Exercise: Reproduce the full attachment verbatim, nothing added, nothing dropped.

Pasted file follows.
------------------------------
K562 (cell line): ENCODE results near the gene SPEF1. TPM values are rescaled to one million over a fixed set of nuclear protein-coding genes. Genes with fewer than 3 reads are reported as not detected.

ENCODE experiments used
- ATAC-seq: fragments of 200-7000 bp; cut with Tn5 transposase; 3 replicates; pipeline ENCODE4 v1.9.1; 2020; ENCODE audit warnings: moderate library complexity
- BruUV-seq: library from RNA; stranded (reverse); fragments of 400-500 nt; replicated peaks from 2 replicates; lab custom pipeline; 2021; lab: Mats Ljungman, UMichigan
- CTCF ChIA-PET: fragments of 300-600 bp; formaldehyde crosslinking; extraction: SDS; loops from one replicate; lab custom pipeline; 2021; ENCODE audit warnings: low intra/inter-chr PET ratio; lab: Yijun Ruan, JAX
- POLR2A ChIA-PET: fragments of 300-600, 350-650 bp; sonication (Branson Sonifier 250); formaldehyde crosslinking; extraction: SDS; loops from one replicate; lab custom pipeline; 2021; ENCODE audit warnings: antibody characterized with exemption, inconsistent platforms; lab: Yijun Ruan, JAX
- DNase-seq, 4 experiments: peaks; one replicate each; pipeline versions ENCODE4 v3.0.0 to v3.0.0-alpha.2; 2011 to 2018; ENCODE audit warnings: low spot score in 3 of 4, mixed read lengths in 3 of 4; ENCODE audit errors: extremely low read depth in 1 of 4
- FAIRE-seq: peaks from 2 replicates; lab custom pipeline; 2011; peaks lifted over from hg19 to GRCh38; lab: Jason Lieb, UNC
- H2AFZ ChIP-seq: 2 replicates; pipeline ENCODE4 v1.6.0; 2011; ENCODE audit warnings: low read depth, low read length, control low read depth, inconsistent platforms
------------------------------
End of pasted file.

K562 (cell line): ENCODE results near the gene SPEF1. TPM values are rescaled to one million over a fixed set of nuclear protein-coding genes. Genes with fewer than 3 reads are reported as not detected.

ENCODE experiments used
- ATAC-seq: fragments of 200-7000 bp; cut with Tn5 transposase; 3 replicates; pipeline ENCODE4 v1.9.1; 2020; ENCODE audit warnings: moderate library complexity
- BruUV-seq: library from RNA; stranded (reverse); fragments of 400-500 nt; replicated peaks from 2 replicates; lab custom pipeline; 2021; lab: Mats Ljungman, UMichigan
- CTCF ChIA-PET: fragments of 300-600 bp; formaldehyde crosslinking; extraction: SDS; loops from one replicate; lab custom pipeline; 2021; ENCODE audit warnings: low intra/inter-chr PET ratio; lab: Yijun Ruan, JAX
- POLR2A ChIA-PET: fragments of 300-600, 350-650 bp; sonication (Branson Sonifier 250); formaldehyde crosslinking; extraction: SDS; loops from one replicate; lab custom pipeline; 2021; ENCODE audit warnings: antibody characterized with exemption, inconsistent platforms; lab: Yijun Ruan, JAX
- DNase-seq, 4 experiments: peaks; one replicate each; pipeline versions ENCODE4 v3.0.0 to v3.0.0-alpha.2; 2011 to 2018; ENCODE audit warnings: low spot score in 3 of 4, mixed read lengths in 3 of 4; ENCODE audit errors: extremely low read depth in 1 of 4
- FAIRE-seq: peaks from 2 replicates; lab custom pipeline; 2011; peaks lifted over from hg19 to GRCh38; lab: Jason Lieb, UNC
- H2AFZ ChIP-seq: 2 replicates; pipeline ENCODE4 v1.6.0; 2011; ENCODE audit warnings: low read depth, low read length, control low read depth, inconsistent platforms